The idea that we might take an active, working spacecraft in the Kuiper Belt and not only repurpose it for a different task (heliophysics) but also dismiss the team that is now running it is patently absurd. Yet this appears to be a possibility when it comes to New Horizons, the remarkable explorer of Pluto/Charon, Arrokoth, and the myriad objects of the Kuiper Belt. NASA’s Science Mission Directorate, responding to a 2022 Senior Review panel which had praised New Horizons, is behind the controversy, about which you can read more in NASA’s New Horizons Mission Still Threatened.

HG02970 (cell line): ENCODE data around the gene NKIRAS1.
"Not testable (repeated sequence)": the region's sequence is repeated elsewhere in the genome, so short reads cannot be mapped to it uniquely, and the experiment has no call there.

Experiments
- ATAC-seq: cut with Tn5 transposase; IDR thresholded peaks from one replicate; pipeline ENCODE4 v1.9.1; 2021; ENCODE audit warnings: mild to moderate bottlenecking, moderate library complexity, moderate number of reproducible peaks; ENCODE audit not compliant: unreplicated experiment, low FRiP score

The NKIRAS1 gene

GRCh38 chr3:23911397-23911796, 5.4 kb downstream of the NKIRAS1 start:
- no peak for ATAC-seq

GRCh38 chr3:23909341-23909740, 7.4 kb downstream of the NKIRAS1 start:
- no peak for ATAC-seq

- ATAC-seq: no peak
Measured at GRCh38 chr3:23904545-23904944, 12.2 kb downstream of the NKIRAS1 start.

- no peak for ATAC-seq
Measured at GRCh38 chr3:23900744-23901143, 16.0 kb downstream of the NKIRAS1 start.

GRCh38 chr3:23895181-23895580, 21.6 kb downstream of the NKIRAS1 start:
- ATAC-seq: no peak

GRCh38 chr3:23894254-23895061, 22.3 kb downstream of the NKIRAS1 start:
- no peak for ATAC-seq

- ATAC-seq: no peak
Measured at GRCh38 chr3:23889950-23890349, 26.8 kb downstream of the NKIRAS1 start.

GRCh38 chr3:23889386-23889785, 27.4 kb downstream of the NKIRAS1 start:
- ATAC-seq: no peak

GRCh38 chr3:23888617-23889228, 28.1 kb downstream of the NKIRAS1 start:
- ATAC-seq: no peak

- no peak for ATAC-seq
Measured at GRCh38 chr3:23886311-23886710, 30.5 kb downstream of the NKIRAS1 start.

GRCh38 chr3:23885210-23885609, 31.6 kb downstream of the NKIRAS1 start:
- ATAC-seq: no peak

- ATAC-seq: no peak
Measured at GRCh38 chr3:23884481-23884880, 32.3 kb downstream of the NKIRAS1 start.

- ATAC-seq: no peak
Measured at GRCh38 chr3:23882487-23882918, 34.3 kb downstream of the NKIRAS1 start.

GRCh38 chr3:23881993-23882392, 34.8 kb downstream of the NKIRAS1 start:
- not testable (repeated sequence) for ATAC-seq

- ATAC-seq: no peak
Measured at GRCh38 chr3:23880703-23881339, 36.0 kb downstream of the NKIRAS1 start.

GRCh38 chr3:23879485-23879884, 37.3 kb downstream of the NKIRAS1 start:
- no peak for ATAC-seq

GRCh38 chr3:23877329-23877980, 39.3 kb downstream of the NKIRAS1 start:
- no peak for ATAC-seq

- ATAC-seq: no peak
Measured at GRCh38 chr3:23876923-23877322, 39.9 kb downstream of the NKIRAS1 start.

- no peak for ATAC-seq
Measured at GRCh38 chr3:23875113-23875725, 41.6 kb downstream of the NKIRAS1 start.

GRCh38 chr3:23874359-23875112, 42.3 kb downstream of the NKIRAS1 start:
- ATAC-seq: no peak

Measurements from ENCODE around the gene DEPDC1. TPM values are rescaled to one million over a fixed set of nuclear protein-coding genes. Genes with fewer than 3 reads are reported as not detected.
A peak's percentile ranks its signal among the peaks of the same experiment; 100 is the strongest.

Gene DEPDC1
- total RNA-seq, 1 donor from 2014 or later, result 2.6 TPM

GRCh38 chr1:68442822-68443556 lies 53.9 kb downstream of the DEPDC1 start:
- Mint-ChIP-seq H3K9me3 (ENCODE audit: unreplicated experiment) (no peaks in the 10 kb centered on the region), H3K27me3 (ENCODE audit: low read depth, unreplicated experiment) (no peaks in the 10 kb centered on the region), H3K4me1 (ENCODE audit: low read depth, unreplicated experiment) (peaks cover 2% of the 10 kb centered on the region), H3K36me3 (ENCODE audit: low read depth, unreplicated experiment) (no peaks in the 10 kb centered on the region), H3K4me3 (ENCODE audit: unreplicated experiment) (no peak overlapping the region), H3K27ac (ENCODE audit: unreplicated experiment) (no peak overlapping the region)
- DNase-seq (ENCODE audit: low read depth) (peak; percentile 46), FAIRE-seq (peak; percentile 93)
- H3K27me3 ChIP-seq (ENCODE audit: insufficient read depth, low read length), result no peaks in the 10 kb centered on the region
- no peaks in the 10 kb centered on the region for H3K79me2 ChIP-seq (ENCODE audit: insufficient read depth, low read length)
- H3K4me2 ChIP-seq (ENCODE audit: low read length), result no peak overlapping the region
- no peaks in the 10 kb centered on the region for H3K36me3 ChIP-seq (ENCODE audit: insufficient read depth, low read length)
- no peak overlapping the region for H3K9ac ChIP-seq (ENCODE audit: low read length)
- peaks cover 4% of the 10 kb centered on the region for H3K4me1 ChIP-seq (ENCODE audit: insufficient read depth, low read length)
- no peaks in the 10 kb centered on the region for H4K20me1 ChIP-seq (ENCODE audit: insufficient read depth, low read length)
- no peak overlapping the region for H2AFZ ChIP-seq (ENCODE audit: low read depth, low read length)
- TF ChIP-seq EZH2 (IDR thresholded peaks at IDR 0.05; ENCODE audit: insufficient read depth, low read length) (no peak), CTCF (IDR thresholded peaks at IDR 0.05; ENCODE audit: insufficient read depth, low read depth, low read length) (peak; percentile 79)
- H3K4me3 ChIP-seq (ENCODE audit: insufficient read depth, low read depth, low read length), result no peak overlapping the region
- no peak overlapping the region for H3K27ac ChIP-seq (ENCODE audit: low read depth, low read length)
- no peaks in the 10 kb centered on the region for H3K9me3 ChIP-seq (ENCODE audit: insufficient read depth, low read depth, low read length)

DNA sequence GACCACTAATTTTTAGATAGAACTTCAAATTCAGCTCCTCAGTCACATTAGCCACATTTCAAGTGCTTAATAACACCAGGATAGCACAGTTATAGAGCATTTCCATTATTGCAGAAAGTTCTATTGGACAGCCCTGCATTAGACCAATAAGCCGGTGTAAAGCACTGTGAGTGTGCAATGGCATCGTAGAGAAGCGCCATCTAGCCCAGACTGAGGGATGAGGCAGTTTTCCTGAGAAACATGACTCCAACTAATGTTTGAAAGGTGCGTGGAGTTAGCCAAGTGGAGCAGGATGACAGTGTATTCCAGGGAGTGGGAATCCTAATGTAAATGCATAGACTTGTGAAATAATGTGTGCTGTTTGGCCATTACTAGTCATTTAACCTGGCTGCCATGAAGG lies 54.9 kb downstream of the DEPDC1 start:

So absurd is the notion that I’m going to assume this radical step, apparently aimed at ending the Kuiper Belt mission New Horizons was designed for on September 30 of 2024, will not happen, heartened by a recent letter of protest from some figures central to the space community, as listed in the above article from Universe Today. These are, among a total of 25 planetary scientists, past Planetary Society board chair Jim Bell, Lori Garver (past Deputy Administrator of NASA), Jim Green (Past Director of NASA’s Planetary Science Division), Candice Hansen-Koharcheck (Past chair of the American Astronomical Society’s Division of Planetary Sciences and Past Chair of NASA’s Outer Planets Assessment Group), author Homer Hickham, Wesley T. Huntress (Past Director of NASA’s solar system Exploration Group), astrophysicist Sir Brian May, and Melissa McGrath (past NASA official and AAS Chair of DPS).